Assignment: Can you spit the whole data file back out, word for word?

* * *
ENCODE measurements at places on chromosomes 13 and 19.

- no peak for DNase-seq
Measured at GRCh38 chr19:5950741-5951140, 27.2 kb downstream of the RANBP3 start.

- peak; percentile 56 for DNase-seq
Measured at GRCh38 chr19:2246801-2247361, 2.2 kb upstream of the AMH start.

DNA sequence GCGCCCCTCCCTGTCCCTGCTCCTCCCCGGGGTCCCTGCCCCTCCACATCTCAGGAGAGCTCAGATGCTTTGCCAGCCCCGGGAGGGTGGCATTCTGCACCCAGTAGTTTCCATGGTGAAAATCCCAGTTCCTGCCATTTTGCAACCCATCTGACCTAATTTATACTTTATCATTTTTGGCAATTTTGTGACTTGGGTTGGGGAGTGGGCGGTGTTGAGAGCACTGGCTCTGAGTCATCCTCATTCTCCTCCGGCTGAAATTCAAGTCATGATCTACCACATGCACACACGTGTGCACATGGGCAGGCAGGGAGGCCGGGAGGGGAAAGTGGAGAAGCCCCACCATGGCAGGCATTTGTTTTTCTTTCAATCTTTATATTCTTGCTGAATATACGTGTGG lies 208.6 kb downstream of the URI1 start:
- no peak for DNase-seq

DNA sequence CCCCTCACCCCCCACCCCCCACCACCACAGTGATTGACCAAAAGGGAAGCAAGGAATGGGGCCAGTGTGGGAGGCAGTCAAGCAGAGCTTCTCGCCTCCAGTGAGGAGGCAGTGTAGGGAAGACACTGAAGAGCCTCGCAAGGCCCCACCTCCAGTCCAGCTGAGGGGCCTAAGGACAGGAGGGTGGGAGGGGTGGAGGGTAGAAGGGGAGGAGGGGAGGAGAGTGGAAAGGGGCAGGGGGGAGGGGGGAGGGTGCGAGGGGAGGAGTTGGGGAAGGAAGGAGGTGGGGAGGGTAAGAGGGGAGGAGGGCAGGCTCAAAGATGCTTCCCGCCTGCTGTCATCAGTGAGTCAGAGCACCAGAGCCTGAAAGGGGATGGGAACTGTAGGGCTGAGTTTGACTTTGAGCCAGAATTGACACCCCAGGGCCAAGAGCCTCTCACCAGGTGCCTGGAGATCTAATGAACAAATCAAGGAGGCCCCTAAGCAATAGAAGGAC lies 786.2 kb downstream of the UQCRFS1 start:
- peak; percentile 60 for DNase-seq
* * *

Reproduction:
ENCODE measurements at places on chromosomes 13 and 19.

- no peak for DNase-seq
Measured at GRCh38 chr19:5950741-5951140, 27.2 kb downstream of the RANBP3 start.

- peak; percentile 56 for DNase-seq
Measured at GRCh38 chr19:2246801-2247361, 2.2 kb upstream of the AMH start.

DNA sequence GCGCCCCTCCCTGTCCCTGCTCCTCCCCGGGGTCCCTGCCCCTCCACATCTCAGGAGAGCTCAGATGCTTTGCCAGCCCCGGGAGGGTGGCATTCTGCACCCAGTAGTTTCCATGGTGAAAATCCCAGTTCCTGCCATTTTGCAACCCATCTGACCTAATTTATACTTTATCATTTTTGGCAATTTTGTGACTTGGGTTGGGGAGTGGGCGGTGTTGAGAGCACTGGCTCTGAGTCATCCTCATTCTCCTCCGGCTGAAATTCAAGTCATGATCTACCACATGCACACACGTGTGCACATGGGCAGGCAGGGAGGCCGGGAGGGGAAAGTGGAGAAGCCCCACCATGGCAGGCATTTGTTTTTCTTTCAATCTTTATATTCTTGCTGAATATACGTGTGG lies 208.6 kb downstream of the URI1 start:
- no peak for DNase-seq

DNA sequence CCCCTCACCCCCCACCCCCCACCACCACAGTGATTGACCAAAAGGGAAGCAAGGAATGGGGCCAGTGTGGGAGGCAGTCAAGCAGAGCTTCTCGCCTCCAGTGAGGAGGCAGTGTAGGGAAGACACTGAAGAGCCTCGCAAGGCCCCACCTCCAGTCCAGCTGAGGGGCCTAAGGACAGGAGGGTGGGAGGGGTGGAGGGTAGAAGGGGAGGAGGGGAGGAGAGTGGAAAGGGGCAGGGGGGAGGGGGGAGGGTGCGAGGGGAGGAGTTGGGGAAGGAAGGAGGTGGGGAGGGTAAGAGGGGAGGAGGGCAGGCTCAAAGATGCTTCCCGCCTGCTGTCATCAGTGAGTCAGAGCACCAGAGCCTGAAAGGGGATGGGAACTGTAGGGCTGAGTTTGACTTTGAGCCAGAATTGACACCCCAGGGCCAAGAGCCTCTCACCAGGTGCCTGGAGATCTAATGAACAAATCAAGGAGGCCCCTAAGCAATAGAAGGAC lies 786.2 kb downstream of the UQCRFS1 start:
- peak; percentile 60 for DNase-seq